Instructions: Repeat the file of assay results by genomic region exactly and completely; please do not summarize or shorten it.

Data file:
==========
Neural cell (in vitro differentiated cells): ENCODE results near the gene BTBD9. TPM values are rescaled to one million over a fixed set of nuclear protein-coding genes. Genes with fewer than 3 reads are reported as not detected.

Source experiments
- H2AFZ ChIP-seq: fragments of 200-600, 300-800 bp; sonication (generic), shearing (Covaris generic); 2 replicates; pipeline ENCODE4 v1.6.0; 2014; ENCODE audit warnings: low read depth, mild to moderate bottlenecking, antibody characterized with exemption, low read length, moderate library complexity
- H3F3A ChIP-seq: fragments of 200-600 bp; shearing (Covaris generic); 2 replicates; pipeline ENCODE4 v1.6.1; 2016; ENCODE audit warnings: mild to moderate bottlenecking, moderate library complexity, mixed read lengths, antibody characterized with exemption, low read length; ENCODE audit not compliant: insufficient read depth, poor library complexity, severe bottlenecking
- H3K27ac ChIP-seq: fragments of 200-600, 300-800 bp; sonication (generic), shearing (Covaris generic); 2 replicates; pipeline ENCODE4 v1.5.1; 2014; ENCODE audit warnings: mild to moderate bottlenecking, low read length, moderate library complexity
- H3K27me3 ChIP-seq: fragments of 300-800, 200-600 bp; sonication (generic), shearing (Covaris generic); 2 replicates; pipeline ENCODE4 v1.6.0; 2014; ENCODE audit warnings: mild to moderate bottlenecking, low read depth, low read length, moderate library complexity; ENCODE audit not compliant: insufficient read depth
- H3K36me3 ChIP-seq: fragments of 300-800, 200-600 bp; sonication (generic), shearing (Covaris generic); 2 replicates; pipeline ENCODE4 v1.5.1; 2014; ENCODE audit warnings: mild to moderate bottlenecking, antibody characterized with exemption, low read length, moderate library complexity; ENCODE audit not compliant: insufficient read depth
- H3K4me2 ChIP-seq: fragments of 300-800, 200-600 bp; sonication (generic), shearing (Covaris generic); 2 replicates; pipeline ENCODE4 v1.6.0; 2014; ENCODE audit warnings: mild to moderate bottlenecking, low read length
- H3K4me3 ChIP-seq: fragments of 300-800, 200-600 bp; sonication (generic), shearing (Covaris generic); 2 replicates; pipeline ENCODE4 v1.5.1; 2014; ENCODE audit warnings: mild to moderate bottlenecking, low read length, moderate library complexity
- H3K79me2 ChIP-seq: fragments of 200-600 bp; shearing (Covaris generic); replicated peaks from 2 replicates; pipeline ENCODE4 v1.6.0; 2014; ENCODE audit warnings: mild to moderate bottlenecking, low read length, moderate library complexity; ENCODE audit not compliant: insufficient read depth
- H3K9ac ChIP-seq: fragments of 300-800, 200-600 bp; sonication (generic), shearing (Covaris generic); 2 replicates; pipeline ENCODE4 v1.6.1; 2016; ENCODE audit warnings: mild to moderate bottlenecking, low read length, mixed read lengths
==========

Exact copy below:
Neural cell (in vitro differentiated cells): ENCODE results near the gene BTBD9. TPM values are rescaled to one million over a fixed set of nuclear protein-coding genes. Genes with fewer than 3 reads are reported as not detected.

Source experiments
- H2AFZ ChIP-seq: fragments of 200-600, 300-800 bp; sonication (generic), shearing (Covaris generic); 2 replicates; pipeline ENCODE4 v1.6.0; 2014; ENCODE audit warnings: low read depth, mild to moderate bottlenecking, antibody characterized with exemption, low read length, moderate library complexity
- H3F3A ChIP-seq: fragments of 200-600 bp; shearing (Covaris generic); 2 replicates; pipeline ENCODE4 v1.6.1; 2016; ENCODE audit warnings: mild to moderate bottlenecking, moderate library complexity, mixed read lengths, antibody characterized with exemption, low read length; ENCODE audit not compliant: insufficient read depth, poor library complexity, severe bottlenecking
- H3K27ac ChIP-seq: fragments of 200-600, 300-800 bp; sonication (generic), shearing (Covaris generic); 2 replicates; pipeline ENCODE4 v1.5.1; 2014; ENCODE audit warnings: mild to moderate bottlenecking, low read length, moderate library complexity
- H3K27me3 ChIP-seq: fragments of 300-800, 200-600 bp; sonication (generic), shearing (Covaris generic); 2 replicates; pipeline ENCODE4 v1.6.0; 2014; ENCODE audit warnings: mild to moderate bottlenecking, low read depth, low read length, moderate library complexity; ENCODE audit not compliant: insufficient read depth
- H3K36me3 ChIP-seq: fragments of 300-800, 200-600 bp; sonication (generic), shearing (Covaris generic); 2 replicates; pipeline ENCODE4 v1.5.1; 2014; ENCODE audit warnings: mild to moderate bottlenecking, antibody characterized with exemption, low read length, moderate library complexity; ENCODE audit not compliant: insufficient read depth
- H3K4me2 ChIP-seq: fragments of 300-800, 200-600 bp; sonication (generic), shearing (Covaris generic); 2 replicates; pipeline ENCODE4 v1.6.0; 2014; ENCODE audit warnings: mild to moderate bottlenecking, low read length
- H3K4me3 ChIP-seq: fragments of 300-800, 200-600 bp; sonication (generic), shearing (Covaris generic); 2 replicates; pipeline ENCODE4 v1.5.1; 2014; ENCODE audit warnings: mild to moderate bottlenecking, low read length, moderate library complexity
- H3K79me2 ChIP-seq: fragments of 200-600 bp; shearing (Covaris generic); replicated peaks from 2 replicates; pipeline ENCODE4 v1.6.0; 2014; ENCODE audit warnings: mild to moderate bottlenecking, low read length, moderate library complexity; ENCODE audit not compliant: insufficient read depth
- H3K9ac ChIP-seq: fragments of 300-800, 200-600 bp; sonication (generic), shearing (Covaris generic); 2 replicates; pipeline ENCODE4 v1.6.1; 2016; ENCODE audit warnings: mild to moderate bottlenecking, low read length, mixed read lengths